A Lament for Letters'
Letter writing transcends texts or email. Letters can be treasured and kept. And there's something deeply aesthetic about the physical quality of paper, coloured envelopes and ink. But a British survey has revealed that many children haven't experienced the small thrill of finding an envelope on their doorstep. And there's nothing more depressing than a bill and junk mail in your post on your birthday. A colourful envelope is a prerequisite. A birthday haul of bills and bank statements is no way to start your day. Familiar scrawls, big colourful envelopes filling up the post box are fast becoming a thing of the past as people swap their lovingly chosen cards and envelopes for a quick 'happy birthday' on your Facebook wall.
For those who have never experienced the joy of receiving coloured envelopes falling through the door, it's a sorry state of affairs. The poll found a fifth of British children aged seven to fourteen have never received a letter, with one-tenth never having sent one. Kids now use MSN and social networking to keep in touch. But get ready for a cool renaissance of letter writing as once kids catch on to the thrill of receiving envelopes, the trend will take off.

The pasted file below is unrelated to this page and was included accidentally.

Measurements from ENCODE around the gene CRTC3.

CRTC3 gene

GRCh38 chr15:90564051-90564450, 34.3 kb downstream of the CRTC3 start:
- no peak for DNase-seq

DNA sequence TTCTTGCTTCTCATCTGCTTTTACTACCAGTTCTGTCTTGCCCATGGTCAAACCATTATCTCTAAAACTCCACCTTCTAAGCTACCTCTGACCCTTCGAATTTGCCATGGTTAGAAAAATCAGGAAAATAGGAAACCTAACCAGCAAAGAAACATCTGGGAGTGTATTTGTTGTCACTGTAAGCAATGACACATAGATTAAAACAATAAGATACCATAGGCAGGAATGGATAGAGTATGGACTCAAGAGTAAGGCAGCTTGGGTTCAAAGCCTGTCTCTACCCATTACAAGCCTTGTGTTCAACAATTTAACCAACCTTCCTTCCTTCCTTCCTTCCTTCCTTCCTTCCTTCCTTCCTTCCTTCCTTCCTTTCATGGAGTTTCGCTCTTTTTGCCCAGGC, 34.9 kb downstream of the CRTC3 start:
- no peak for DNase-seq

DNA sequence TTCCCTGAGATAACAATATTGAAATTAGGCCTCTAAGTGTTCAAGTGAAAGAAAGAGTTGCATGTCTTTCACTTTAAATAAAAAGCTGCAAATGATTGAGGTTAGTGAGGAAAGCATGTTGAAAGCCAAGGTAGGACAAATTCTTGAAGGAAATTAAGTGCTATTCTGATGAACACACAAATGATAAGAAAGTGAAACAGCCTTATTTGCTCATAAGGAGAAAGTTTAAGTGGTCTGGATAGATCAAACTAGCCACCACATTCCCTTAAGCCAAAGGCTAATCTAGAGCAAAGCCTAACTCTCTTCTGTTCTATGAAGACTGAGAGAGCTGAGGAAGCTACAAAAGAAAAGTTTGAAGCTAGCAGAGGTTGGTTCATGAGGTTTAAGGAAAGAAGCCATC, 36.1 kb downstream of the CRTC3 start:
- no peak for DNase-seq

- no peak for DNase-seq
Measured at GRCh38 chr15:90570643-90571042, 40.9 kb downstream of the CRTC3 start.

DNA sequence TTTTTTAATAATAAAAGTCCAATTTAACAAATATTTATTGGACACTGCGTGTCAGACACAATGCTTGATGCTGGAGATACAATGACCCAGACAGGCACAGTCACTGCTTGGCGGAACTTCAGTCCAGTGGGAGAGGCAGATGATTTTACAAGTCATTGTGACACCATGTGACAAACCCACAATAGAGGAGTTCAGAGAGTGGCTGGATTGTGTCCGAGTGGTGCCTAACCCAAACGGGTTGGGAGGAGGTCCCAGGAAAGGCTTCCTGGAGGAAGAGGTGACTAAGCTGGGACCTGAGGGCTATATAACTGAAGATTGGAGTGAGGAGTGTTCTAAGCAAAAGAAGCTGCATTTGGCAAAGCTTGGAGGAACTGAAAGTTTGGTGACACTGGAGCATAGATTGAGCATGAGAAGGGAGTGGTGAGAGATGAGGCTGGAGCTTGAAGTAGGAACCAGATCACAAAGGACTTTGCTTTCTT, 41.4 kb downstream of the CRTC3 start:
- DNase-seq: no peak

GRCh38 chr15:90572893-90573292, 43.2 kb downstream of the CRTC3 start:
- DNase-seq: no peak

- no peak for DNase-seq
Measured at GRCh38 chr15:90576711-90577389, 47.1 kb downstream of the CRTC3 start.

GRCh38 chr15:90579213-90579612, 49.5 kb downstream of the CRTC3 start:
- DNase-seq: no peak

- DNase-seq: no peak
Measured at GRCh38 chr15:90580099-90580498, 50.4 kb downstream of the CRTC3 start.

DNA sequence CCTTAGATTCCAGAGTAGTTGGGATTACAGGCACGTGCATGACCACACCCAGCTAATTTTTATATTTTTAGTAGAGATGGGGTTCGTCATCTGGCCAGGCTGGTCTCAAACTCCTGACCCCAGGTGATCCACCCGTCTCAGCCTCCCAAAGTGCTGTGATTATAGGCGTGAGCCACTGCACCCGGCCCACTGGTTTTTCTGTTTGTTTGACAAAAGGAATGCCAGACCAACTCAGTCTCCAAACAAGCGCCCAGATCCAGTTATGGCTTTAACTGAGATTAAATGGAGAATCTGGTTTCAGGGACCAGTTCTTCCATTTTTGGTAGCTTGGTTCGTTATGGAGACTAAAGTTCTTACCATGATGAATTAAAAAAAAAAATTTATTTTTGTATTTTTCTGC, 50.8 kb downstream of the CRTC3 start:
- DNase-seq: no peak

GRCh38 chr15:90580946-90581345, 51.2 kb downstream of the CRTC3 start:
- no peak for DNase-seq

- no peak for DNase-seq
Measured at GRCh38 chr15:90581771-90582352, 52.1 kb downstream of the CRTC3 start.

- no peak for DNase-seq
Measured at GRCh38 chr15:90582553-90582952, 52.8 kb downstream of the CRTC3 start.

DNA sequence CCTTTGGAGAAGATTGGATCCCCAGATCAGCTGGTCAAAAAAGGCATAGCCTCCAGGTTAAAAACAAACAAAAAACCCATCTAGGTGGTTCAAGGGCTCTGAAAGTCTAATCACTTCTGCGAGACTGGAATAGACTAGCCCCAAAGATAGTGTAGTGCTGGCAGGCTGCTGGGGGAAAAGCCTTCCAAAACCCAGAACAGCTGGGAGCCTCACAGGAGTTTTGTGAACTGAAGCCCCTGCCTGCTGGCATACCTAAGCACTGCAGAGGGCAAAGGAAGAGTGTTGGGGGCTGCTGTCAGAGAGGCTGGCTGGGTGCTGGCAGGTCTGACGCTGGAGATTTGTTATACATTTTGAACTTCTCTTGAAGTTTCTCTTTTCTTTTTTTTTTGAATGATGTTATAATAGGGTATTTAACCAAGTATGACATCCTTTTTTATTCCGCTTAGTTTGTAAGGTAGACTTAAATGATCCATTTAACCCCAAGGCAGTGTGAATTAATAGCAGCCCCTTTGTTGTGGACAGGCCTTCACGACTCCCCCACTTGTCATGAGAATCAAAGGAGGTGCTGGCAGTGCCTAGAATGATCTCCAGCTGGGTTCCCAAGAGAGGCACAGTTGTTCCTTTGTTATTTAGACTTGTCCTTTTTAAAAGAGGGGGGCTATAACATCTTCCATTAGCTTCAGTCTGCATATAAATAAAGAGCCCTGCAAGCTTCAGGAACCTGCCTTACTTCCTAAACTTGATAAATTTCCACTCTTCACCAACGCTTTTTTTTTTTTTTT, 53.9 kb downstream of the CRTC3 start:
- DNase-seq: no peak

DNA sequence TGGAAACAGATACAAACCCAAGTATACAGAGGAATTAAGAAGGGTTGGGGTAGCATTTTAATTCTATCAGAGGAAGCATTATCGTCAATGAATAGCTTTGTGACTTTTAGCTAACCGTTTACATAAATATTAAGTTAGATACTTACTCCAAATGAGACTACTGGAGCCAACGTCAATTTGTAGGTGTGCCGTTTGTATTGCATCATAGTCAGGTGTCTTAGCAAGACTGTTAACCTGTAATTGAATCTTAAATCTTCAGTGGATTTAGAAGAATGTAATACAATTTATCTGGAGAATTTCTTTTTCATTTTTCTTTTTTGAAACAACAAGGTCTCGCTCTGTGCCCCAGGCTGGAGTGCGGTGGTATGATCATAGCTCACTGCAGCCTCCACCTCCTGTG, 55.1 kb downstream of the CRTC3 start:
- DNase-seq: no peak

As one 14 year old said after writing his first ever handwritten letter and awaiting a reply for a pen pal as part of a school assignment: "It was really cool getting a letter with my name on it." Receiving coloured envelopes and handwritten letters is something really special. And putting pen to paper gives you time to really process your thoughts and think about the words you use, expand your ideas or improve your prose. For those who love letters, they'll no doubt have an archive of letters that help them reconnect with their past and lost loves, and with email you don't get to linger over a 'love dad' remark